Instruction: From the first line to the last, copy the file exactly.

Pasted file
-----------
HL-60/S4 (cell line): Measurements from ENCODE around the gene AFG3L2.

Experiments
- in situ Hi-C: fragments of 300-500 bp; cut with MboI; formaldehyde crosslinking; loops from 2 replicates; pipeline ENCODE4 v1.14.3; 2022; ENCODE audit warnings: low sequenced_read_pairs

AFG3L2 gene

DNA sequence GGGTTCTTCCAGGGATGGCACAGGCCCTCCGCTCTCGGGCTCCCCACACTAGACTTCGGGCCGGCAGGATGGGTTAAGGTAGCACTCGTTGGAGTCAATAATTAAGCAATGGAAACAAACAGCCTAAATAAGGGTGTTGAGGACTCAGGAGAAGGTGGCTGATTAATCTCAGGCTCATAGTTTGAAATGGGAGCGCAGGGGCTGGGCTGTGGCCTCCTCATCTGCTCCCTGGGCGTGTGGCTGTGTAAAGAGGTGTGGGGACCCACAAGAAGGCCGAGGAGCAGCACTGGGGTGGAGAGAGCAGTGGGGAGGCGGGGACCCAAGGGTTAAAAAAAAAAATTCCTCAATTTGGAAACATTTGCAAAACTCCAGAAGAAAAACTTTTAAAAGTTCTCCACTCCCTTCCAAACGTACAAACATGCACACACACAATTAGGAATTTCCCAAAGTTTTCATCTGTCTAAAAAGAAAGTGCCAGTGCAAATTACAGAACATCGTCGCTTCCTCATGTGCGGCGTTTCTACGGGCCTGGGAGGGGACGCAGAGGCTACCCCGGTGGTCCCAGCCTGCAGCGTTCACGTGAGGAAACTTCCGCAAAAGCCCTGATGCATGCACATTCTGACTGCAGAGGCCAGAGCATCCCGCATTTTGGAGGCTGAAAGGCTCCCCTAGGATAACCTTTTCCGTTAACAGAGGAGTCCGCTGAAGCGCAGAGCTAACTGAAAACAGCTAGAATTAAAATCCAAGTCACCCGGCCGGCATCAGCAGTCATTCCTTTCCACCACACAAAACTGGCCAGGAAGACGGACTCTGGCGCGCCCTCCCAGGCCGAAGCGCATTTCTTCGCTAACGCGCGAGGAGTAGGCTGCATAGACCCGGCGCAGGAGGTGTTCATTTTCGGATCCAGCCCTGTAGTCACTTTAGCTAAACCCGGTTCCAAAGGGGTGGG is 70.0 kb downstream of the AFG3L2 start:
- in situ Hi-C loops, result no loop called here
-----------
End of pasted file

HL-60/S4 (cell line): Measurements from ENCODE around the gene AFG3L2.

Experiments
- in situ Hi-C: fragments of 300-500 bp; cut with MboI; formaldehyde crosslinking; loops from 2 replicates; pipeline ENCODE4 v1.14.3; 2022; ENCODE audit warnings: low sequenced_read_pairs

AFG3L2 gene

DNA sequence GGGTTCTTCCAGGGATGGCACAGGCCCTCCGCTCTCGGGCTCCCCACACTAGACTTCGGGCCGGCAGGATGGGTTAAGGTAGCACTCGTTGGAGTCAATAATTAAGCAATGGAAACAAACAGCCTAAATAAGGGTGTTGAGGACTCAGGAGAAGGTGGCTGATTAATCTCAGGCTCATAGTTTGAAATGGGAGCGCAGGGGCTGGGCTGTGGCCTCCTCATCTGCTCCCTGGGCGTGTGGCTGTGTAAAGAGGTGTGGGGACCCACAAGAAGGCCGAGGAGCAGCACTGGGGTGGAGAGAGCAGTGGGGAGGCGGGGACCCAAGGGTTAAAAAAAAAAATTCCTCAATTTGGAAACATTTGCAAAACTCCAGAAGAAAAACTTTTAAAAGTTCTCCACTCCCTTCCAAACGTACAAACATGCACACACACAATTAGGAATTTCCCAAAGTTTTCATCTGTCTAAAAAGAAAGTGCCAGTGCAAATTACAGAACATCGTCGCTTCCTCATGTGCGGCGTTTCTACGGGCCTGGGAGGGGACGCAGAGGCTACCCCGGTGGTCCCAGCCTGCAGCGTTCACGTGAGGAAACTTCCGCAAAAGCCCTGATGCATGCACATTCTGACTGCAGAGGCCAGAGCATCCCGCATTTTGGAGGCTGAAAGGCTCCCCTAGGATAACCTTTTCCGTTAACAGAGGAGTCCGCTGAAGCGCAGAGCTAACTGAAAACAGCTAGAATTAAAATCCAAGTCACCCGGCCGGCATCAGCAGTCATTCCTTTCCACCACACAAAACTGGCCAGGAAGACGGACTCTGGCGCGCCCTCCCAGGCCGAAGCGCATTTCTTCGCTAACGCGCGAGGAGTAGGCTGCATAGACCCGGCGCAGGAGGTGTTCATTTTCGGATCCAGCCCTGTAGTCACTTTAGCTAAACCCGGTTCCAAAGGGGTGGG is 70.0 kb downstream of the AFG3L2 start:
- in situ Hi-C loops, result no loop called here